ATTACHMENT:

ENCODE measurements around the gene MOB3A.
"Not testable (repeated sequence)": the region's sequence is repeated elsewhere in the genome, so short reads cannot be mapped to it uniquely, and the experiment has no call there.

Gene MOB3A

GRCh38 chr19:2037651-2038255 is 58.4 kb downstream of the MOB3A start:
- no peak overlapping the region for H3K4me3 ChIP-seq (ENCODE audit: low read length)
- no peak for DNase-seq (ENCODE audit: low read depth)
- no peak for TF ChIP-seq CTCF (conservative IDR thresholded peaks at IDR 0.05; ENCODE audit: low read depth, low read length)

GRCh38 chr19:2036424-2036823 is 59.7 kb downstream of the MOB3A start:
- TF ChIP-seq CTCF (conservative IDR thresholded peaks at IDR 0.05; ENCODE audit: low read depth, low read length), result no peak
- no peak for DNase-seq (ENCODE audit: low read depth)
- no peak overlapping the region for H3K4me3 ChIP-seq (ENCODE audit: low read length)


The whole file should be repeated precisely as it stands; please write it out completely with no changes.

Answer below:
ENCODE measurements around the gene MOB3A.
"Not testable (repeated sequence)": the region's sequence is repeated elsewhere in the genome, so short reads cannot be mapped to it uniquely, and the experiment has no call there.

Gene MOB3A

GRCh38 chr19:2037651-2038255 is 58.4 kb downstream of the MOB3A start:
- no peak overlapping the region for H3K4me3 ChIP-seq (ENCODE audit: low read length)
- no peak for DNase-seq (ENCODE audit: low read depth)
- no peak for TF ChIP-seq CTCF (conservative IDR thresholded peaks at IDR 0.05; ENCODE audit: low read depth, low read length)

GRCh38 chr19:2036424-2036823 is 59.7 kb downstream of the MOB3A start:
- TF ChIP-seq CTCF (conservative IDR thresholded peaks at IDR 0.05; ENCODE audit: low read depth, low read length), result no peak
- no peak for DNase-seq (ENCODE audit: low read depth)
- no peak overlapping the region for H3K4me3 ChIP-seq (ENCODE audit: low read length)